I can’t remember a time in my life when I haven’t hated mirrors with all of my heart. I have avoided looking into them as much as I’ve been able to, because I have been so appalled with the image facing me. It has made me cringe, look away and feel sick. Facing myself in the mirror or on a photo has actually been the worst thing someone could force me to do.

 
Even those few years in the early 1990’s when I was slimmer than I had ever been, I had the same problems with photos and mirrors, which means that not all of this horror has to do with weight. It’s more to do with not recognising the person in my reflection or in a photo as me. As the person I know I am meant to be both inside and out.

 
In 1990 when I lost weight successfully for the first time, I thought getting rid of excess weight and looking “normal” would solve all my problems and with that done, I would settle into the routines people do in their mid-twenties (or did back then) with steady jobs, a house and sooner or later a family. The horror I felt when I realised that however slim I was, I still was as insecure, I still had the same difficulties “socialising” with small talk, I still hated to go out to night clubs, etc. All these thigs made me a loner. A loner that felt like the piece of a jigsaw that had landed in the wrong box and didn’t belong to the picture. It was this feeling which got me started down a road where most things in my life would become very much worse before they finally became better.

 
I’ve now realised that back in 1990, I didn’t like my mirror image, because I didn’t recognise what was inside my physical frame as the real me. Me; -the person I was meant to be according to my soul, was hidden behind so many insecurities and horrors from my life up to that point that, even if the frame may have been the one I feel most comfortable in, everything else was wrong. I have also realised that every attempt I’ve made since the 90’s to get back to my ideal weight have failed, because inside I wasn’t ready. In my mind I was still judging myself for absolutely every mistake I’ve ever made (and they are many). Sadly, I also have an excellent memory when it comes to remembering my own mistakes, and unfortunately also those of other’s. There was no way I could succeed in losing weight while I kept on punishing myself for everything I’d done wrong and harbouring negative thoughts towards other people in my life that weren’t perfect either.

 
This year has so far been full of miracles on many levels. Last week I told you that I have realised that I am now healed inside. I have suddenly been able to stop blaming myself for everything that goes wrong in this world and I have managed to let go of my self-judgement.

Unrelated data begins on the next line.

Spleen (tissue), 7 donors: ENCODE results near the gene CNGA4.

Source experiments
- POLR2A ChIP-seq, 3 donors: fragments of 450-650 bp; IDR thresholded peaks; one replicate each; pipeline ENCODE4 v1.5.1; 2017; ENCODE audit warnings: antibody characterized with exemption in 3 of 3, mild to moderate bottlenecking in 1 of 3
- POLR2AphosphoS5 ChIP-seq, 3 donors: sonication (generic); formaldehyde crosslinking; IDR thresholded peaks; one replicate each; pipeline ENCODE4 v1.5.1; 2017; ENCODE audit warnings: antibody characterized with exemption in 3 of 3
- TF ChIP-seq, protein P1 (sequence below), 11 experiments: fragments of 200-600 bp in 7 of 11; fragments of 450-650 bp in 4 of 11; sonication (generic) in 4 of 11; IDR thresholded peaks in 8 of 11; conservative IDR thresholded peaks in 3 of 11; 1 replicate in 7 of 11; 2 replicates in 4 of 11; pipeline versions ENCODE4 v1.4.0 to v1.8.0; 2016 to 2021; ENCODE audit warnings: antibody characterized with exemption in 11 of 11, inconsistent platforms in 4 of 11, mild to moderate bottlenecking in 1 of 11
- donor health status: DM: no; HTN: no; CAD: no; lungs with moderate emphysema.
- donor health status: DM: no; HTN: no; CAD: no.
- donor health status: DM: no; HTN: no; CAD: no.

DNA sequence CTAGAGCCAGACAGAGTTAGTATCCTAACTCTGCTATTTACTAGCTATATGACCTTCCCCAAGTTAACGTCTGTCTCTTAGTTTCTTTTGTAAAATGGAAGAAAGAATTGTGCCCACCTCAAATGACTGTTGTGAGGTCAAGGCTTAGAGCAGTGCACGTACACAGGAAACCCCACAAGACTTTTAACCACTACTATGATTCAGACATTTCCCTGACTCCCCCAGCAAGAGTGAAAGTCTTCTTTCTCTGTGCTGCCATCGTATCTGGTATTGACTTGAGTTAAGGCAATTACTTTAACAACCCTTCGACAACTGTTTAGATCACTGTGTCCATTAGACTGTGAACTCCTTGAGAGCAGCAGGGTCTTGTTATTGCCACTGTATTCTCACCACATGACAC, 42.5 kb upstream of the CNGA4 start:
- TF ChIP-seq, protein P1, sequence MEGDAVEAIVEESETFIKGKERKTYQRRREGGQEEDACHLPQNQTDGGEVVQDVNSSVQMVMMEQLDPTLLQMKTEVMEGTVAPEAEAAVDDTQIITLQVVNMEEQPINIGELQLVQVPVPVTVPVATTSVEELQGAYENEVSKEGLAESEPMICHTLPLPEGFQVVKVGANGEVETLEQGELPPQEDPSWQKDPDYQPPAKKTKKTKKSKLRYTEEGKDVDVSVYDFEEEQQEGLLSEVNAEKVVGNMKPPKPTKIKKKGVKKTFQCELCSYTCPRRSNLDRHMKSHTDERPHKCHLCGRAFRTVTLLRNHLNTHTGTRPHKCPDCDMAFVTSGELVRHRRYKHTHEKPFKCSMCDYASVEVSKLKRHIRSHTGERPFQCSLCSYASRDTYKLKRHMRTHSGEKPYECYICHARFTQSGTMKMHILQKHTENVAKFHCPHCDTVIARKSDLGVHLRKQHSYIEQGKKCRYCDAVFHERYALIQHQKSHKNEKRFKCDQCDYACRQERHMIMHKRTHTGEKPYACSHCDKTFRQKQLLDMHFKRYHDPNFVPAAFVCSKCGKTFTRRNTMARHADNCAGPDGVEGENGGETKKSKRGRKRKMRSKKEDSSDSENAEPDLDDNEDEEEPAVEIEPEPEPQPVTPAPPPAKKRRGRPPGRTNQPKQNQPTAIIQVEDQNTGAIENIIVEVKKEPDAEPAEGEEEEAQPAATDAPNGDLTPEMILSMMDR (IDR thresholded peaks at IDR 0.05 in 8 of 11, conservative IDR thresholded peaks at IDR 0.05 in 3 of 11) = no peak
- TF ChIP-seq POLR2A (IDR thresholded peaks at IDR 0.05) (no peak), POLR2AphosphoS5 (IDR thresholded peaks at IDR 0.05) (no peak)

Well this morning, while cleaning the floor in the female locker room at the supermarket I now work in, I had the biggest miracle of them all. As always going in I looked down to avoid looking into the full mirror in the room. Then something inside me said; why don’t you take a look. So, I did. A bit hesitant, but I did. Then I got my miracle. I didn’t cringe, I didn’t feel sick and I didn’t look away! Instead I looked at me. And I felt a very deep happiness because I finally recognised myself in the mirror image. Just as I am supposed to be. Granted, I still have a good two stones (15kg) to lose before I am where I want to be with my physical weight, but the person looking back at me was definitely me. Both inside and out; warts and all. I am so happy I was alone in the locker room because this self-acceptance was so powerful that I could not hold back the tears. It’s taken me almost 52 years to get to a point in my life where I can look at myself in a mirror and say; “Hello! Nice to finally meet you! Well done for getting this far. Enjoy the rest of your life!”

 
No one who hasn’t felt that intense disgust when seeing oneself in the mirror, will ever really understand how big this moment was and what it has taken to get to where I am today, being able to write this down for all of you to read. All of you that haven’t had to experience that on your life’s journey, will just have to believe me when I say that it is one of the most extraordinary things that has happened in my life. I suppose it is called self-acceptance.

 

I think that if we don’t feel good enough or feel insecure as people, it is hard to reach our full potential as lyric writers. In my case I know that when I’m writing it has made me avoid some subjects. For instance, sometimes I just haven’t felt secure enough in myself as a person to share my honest emotions through a song lyric, even if I know the lyric would have benefited from my honesty.

 
Let’s hope that my newly found self-acceptance will allow me to write whatever I feel like writing from now on and lets also hope that you out there reading this, feeling the same way I have felt, and will be able to get to your point of self-acceptance very, very soon, because you are worth it!

 

Take care until next time and Happy Writing!
Åsa